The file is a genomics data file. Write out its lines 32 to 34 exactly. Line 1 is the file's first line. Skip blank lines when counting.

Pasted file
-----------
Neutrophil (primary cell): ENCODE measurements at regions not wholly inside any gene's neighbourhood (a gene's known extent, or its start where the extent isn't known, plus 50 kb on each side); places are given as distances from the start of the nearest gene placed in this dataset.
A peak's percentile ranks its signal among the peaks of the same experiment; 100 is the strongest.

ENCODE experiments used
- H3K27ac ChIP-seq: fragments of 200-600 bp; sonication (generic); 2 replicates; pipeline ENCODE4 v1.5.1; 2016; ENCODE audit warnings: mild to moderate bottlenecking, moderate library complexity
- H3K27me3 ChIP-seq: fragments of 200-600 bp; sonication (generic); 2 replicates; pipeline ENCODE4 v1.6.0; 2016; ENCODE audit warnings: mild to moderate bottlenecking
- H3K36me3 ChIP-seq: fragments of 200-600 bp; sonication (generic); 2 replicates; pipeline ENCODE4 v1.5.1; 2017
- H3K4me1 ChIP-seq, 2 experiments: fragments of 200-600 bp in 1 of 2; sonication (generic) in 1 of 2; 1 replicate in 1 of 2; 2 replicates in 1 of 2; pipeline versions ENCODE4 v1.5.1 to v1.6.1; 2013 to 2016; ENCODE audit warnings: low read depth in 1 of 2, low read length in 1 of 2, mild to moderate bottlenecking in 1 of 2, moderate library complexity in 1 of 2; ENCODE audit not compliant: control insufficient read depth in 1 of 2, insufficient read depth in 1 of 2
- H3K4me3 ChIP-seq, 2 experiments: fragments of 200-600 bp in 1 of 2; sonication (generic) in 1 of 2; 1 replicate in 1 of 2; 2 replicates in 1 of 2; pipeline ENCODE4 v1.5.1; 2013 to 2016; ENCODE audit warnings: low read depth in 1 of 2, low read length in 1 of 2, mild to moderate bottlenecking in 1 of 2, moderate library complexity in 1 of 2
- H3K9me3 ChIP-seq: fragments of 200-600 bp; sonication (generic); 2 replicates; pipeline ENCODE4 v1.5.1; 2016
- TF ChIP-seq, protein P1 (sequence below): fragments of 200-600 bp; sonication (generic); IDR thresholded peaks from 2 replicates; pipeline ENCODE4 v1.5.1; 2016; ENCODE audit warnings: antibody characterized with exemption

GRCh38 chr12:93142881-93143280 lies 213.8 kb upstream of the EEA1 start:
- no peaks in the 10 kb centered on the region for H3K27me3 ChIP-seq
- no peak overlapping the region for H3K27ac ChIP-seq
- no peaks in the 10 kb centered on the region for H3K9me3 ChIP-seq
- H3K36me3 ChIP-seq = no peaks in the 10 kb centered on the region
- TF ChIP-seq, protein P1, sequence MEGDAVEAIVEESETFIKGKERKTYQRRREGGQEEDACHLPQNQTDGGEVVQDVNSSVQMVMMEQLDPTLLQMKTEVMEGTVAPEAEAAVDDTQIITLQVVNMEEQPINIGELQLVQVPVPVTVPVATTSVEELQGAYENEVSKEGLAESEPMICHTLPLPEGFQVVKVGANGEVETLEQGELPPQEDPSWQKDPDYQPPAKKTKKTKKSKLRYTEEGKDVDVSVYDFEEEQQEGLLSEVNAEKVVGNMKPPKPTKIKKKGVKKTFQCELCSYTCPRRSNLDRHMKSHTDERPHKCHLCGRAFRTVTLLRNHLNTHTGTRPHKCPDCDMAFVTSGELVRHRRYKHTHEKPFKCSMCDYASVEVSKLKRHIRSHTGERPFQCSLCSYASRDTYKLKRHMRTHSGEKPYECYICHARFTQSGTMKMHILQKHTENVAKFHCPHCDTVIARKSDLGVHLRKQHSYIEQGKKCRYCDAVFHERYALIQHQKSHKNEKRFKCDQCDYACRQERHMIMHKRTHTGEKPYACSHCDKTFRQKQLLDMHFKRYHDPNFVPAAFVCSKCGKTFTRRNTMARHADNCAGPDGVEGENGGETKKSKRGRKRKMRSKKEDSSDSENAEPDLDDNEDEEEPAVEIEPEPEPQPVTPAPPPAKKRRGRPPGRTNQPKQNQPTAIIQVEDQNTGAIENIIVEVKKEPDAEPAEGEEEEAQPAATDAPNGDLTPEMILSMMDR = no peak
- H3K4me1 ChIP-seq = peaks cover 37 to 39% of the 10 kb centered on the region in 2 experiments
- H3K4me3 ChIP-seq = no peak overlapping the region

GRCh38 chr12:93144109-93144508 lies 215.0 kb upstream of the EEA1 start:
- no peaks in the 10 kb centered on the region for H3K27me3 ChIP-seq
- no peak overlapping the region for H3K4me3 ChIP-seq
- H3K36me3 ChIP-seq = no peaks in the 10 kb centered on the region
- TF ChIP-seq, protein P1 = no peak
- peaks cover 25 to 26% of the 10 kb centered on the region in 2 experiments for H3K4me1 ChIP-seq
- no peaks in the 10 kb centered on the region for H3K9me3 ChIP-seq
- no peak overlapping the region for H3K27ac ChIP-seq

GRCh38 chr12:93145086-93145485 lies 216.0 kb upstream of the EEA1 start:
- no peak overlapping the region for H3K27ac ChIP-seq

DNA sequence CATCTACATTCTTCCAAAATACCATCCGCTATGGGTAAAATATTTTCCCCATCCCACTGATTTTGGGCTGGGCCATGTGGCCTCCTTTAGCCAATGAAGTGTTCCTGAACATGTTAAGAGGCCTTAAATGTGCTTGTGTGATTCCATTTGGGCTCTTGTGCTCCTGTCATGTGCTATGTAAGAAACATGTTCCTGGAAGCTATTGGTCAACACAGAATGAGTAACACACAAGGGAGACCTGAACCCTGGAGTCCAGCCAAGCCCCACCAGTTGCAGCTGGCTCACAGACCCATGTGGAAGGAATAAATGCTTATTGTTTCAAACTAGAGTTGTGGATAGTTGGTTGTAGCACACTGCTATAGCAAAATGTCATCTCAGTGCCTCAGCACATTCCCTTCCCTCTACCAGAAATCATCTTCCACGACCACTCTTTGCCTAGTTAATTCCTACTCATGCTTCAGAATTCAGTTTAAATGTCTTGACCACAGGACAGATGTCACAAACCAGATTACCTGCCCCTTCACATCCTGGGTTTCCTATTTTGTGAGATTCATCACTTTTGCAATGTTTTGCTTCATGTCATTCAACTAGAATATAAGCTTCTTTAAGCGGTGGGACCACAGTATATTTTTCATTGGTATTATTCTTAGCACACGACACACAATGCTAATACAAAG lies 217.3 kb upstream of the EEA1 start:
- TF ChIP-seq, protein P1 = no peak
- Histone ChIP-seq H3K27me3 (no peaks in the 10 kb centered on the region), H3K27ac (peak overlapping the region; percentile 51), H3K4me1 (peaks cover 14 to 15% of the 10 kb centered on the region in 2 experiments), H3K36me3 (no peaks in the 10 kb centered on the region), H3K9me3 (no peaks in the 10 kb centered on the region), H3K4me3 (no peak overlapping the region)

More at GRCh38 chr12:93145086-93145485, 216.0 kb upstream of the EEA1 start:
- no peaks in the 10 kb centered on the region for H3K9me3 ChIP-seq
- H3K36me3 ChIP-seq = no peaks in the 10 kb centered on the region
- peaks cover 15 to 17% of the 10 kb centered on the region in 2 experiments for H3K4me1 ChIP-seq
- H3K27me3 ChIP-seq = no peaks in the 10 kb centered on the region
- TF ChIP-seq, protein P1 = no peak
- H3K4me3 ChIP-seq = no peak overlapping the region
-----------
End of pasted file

More at GRCh38 chr12:93145086-93145485, 216.0 kb upstream of the EEA1 start:
- no peaks in the 10 kb centered on the region for H3K9me3 ChIP-seq
- H3K36me3 ChIP-seq = no peaks in the 10 kb centered on the region